Monday, May 14, 2007

Portrait of an Unknown Woman by Vanora Bennett

I finished this book earlier today. It was a rather slow read, I had to take a break in the middle and read my last book!

Portrait of an Unknown Woman was a mediocre read. It had all of the elements of a good historical fiction novel, but it was never able to bring it all together to make a great novel. There were certain flaws with the plot that just did it in for me.

First an overview of the plot. The book is set during the reign of King Henry VIII at just about the time that he discards Queen Catherine and marries Anne Bolyen. The basic timeline is framed by Hans Holbein painting a picture of the Thomas More family at the beginning of the book and his painting of a second picture of the family five years at the end of the book. The main character is Meg Giggs the adopted daughter of Thomas More. The Thomas More family is a highly educated family and the daughters are well known during the time for their higher learning. Meg is interested in medicine. She falls in love and marries John Clement, the family's old tudor, who is also a doctor. But Meg also has feelings for Hans Holbein. Many changes happen to the family during the five year period at Thomas More becomes the Chancellor of England and stays firm to the Catholic faith during the time of reformation. Also many family secrets come out that threaten to destroy Meg's happiness.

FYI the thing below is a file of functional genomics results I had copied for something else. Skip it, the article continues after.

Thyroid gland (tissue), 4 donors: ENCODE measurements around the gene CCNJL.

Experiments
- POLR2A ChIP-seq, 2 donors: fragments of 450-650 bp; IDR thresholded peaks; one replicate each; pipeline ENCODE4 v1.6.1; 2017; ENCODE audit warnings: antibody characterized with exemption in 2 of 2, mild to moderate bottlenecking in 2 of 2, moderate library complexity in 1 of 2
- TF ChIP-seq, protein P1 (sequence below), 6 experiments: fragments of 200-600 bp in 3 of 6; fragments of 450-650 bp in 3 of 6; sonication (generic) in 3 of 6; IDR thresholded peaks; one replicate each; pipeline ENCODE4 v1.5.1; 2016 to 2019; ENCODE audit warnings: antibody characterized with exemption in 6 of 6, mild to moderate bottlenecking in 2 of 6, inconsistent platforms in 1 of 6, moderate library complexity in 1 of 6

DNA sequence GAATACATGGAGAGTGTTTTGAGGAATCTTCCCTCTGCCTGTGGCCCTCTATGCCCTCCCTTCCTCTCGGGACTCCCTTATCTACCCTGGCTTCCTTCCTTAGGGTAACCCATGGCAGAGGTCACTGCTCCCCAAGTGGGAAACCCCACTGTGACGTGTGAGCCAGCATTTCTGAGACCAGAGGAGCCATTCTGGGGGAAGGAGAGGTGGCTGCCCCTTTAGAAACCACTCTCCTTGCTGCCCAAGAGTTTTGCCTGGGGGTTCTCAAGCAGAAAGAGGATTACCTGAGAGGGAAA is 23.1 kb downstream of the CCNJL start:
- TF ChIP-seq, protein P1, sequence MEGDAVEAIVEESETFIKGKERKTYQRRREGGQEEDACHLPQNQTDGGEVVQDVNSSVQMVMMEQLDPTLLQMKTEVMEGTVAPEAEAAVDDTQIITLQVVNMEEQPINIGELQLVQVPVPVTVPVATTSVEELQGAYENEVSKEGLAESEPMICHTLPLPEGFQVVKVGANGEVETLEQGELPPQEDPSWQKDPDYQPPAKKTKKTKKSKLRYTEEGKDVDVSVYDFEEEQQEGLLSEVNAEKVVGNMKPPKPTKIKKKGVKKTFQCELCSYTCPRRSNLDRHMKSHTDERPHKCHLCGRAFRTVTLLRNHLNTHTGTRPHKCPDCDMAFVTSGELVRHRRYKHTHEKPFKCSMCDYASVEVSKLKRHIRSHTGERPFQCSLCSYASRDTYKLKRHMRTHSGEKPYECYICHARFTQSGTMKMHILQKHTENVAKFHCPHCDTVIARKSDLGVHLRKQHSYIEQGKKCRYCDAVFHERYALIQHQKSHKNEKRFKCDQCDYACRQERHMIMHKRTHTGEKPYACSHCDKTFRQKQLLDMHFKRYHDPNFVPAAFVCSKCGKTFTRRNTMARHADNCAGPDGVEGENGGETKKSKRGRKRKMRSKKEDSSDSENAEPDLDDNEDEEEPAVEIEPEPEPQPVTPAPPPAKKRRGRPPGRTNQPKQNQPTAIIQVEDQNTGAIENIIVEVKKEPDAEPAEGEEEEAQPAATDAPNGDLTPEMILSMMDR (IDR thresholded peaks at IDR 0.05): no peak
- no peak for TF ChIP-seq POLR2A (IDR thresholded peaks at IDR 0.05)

I think the true strengths of the book lie in the telling of how the changes brought about by the reformation affected the common people in England. The tales of religious strive were riviting and throught provoking to me. Especially the disconnect between the monarchy and the common people. I also enjoyed the different angle of looking at the Tudor dynasty. I'm so used to reading books about Henry VIII's Queens, it was nice to read about other people living through the times and to learn more about Thomas More.

Although I enjoyed the strengths of the book, there were many weaknesses. The main weakness was Meg herself. She never really felt like a true three-dimensional character to me . . . and I didn't find her that likable or relatable. Both of her romances felt very forced. Her marriage to John Clement was artificially happy and then not working for no good reason. Her love affair with Hans Holbein just seemed weird to me. Her characterization just made me wonder what the two men even saw in her! Also John Clement's "secret" did not have enough background to even make me think it would be plausible.

The last chapter was a very good conclusion to the book and I enjoyed it. If only the middle of the book would have been as good as the beginning or the end, it would have been a lot better novel.

Read it if you are looking for a different angle on the King Henry VIII time period, but expect it to be a bit slower of a read.

No comments:

Post a Comment